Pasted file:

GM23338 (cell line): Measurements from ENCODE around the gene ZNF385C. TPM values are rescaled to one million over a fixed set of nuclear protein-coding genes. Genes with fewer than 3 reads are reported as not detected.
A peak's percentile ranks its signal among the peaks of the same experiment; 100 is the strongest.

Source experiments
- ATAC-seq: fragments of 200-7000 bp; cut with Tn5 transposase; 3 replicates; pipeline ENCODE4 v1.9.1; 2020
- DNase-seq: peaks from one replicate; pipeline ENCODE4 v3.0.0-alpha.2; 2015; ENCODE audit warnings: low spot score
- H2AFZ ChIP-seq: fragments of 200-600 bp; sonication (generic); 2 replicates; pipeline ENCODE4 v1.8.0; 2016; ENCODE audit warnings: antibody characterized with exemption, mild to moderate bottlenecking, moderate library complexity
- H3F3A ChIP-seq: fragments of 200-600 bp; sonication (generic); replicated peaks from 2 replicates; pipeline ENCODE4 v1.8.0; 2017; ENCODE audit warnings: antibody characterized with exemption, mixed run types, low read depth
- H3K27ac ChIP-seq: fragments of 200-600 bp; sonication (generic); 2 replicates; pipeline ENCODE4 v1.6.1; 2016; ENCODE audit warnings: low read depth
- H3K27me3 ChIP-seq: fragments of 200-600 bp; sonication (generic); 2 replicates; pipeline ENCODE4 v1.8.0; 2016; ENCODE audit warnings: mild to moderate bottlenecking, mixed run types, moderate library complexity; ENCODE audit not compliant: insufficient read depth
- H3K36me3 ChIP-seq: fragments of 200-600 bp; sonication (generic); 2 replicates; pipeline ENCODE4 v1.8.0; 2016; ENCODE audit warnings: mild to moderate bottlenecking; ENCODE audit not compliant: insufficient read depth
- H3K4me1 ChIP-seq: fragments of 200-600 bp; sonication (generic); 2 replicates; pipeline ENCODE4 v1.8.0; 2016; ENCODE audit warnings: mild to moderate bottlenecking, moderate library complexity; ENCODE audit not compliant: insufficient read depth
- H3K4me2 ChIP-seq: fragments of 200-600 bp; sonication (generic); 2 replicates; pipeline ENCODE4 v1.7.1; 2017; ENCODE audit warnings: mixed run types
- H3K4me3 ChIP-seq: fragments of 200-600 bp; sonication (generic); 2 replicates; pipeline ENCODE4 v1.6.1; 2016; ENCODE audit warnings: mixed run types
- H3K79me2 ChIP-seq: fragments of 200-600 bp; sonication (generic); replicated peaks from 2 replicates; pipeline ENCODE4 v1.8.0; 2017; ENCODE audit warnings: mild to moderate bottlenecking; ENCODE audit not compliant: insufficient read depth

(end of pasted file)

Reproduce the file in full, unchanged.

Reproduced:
GM23338 (cell line): Measurements from ENCODE around the gene ZNF385C. TPM values are rescaled to one million over a fixed set of nuclear protein-coding genes. Genes with fewer than 3 reads are reported as not detected.
A peak's percentile ranks its signal among the peaks of the same experiment; 100 is the strongest.

Source experiments
- ATAC-seq: fragments of 200-7000 bp; cut with Tn5 transposase; 3 replicates; pipeline ENCODE4 v1.9.1; 2020
- DNase-seq: peaks from one replicate; pipeline ENCODE4 v3.0.0-alpha.2; 2015; ENCODE audit warnings: low spot score
- H2AFZ ChIP-seq: fragments of 200-600 bp; sonication (generic); 2 replicates; pipeline ENCODE4 v1.8.0; 2016; ENCODE audit warnings: antibody characterized with exemption, mild to moderate bottlenecking, moderate library complexity
- H3F3A ChIP-seq: fragments of 200-600 bp; sonication (generic); replicated peaks from 2 replicates; pipeline ENCODE4 v1.8.0; 2017; ENCODE audit warnings: antibody characterized with exemption, mixed run types, low read depth
- H3K27ac ChIP-seq: fragments of 200-600 bp; sonication (generic); 2 replicates; pipeline ENCODE4 v1.6.1; 2016; ENCODE audit warnings: low read depth
- H3K27me3 ChIP-seq: fragments of 200-600 bp; sonication (generic); 2 replicates; pipeline ENCODE4 v1.8.0; 2016; ENCODE audit warnings: mild to moderate bottlenecking, mixed run types, moderate library complexity; ENCODE audit not compliant: insufficient read depth
- H3K36me3 ChIP-seq: fragments of 200-600 bp; sonication (generic); 2 replicates; pipeline ENCODE4 v1.8.0; 2016; ENCODE audit warnings: mild to moderate bottlenecking; ENCODE audit not compliant: insufficient read depth
- H3K4me1 ChIP-seq: fragments of 200-600 bp; sonication (generic); 2 replicates; pipeline ENCODE4 v1.8.0; 2016; ENCODE audit warnings: mild to moderate bottlenecking, moderate library complexity; ENCODE audit not compliant: insufficient read depth
- H3K4me2 ChIP-seq: fragments of 200-600 bp; sonication (generic); 2 replicates; pipeline ENCODE4 v1.7.1; 2017; ENCODE audit warnings: mixed run types
- H3K4me3 ChIP-seq: fragments of 200-600 bp; sonication (generic); 2 replicates; pipeline ENCODE4 v1.6.1; 2016; ENCODE audit warnings: mixed run types
- H3K79me2 ChIP-seq: fragments of 200-600 bp; sonication (generic); replicated peaks from 2 replicates; pipeline ENCODE4 v1.8.0; 2017; ENCODE audit warnings: mild to moderate bottlenecking; ENCODE audit not compliant: insufficient read depth